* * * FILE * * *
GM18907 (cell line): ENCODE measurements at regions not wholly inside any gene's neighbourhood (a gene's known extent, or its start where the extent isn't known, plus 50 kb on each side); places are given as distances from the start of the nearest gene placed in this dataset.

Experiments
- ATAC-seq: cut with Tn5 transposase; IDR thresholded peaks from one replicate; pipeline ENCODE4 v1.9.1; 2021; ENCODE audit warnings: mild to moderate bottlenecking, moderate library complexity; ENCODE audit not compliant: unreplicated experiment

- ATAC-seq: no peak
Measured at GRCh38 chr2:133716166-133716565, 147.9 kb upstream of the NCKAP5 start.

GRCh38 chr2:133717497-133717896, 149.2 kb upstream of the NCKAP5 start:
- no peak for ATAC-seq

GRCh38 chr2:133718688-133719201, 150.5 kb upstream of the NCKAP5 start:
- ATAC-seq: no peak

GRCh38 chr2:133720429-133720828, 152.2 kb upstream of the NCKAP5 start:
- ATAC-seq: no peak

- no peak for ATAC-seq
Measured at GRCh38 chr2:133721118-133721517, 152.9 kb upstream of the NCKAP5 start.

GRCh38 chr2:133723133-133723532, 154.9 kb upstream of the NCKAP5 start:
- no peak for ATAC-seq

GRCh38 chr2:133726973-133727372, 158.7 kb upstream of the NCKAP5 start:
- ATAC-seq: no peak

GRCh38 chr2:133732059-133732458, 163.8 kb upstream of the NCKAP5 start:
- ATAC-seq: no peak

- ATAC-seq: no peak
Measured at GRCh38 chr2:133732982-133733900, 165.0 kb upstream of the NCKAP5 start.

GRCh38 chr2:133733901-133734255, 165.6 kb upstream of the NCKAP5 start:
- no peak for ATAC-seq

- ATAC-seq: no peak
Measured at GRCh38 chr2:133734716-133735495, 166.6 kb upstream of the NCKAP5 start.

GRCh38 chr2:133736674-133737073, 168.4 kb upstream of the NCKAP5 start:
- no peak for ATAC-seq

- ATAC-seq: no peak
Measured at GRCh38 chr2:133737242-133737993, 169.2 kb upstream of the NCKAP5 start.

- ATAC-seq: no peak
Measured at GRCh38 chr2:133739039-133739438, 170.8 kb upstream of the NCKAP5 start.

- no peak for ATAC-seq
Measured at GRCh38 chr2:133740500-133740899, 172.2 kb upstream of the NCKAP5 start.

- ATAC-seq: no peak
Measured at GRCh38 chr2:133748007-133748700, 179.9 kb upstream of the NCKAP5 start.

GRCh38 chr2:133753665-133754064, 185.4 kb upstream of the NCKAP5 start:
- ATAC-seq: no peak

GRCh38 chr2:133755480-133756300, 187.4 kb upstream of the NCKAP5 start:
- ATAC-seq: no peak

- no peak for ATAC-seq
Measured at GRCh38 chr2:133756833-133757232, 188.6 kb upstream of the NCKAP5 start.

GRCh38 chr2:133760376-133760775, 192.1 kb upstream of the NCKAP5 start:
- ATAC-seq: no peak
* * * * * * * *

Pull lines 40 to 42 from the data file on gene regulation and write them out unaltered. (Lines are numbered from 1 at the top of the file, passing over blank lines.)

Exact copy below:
- no peak for ATAC-seq
Measured at GRCh38 chr2:133756833-133757232, 188.6 kb upstream of the NCKAP5 start.

GRCh38 chr2:133760376-133760775, 192.1 kb upstream of the NCKAP5 start: